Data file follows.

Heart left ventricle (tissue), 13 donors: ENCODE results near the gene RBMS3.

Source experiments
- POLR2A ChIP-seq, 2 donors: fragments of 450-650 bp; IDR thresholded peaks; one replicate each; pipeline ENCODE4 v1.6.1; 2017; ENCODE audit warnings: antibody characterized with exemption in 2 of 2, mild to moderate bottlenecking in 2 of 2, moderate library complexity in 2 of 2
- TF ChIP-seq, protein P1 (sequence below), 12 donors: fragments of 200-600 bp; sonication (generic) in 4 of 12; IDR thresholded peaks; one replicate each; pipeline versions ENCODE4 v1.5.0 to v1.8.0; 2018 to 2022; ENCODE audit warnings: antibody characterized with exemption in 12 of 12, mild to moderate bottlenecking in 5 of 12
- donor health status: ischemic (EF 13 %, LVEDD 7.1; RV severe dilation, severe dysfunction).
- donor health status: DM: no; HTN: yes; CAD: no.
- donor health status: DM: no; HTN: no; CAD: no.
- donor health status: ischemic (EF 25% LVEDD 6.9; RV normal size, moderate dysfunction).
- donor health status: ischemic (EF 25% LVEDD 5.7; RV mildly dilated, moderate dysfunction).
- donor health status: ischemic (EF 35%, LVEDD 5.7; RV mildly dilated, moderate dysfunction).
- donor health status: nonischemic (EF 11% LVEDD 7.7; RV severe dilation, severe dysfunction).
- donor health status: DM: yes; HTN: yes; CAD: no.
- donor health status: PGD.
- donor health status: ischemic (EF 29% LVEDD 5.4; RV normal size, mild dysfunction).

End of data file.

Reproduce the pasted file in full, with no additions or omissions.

Heart left ventricle (tissue), 13 donors: ENCODE results near the gene RBMS3.

Source experiments
- POLR2A ChIP-seq, 2 donors: fragments of 450-650 bp; IDR thresholded peaks; one replicate each; pipeline ENCODE4 v1.6.1; 2017; ENCODE audit warnings: antibody characterized with exemption in 2 of 2, mild to moderate bottlenecking in 2 of 2, moderate library complexity in 2 of 2
- TF ChIP-seq, protein P1 (sequence below), 12 donors: fragments of 200-600 bp; sonication (generic) in 4 of 12; IDR thresholded peaks; one replicate each; pipeline versions ENCODE4 v1.5.0 to v1.8.0; 2018 to 2022; ENCODE audit warnings: antibody characterized with exemption in 12 of 12, mild to moderate bottlenecking in 5 of 12
- donor health status: ischemic (EF 13 %, LVEDD 7.1; RV severe dilation, severe dysfunction).
- donor health status: DM: no; HTN: yes; CAD: no.
- donor health status: DM: no; HTN: no; CAD: no.
- donor health status: ischemic (EF 25% LVEDD 6.9; RV normal size, moderate dysfunction).
- donor health status: ischemic (EF 25% LVEDD 5.7; RV mildly dilated, moderate dysfunction).
- donor health status: ischemic (EF 35%, LVEDD 5.7; RV mildly dilated, moderate dysfunction).
- donor health status: nonischemic (EF 11% LVEDD 7.7; RV severe dilation, severe dysfunction).
- donor health status: DM: yes; HTN: yes; CAD: no.
- donor health status: PGD.
- donor health status: ischemic (EF 29% LVEDD 5.4; RV normal size, mild dysfunction).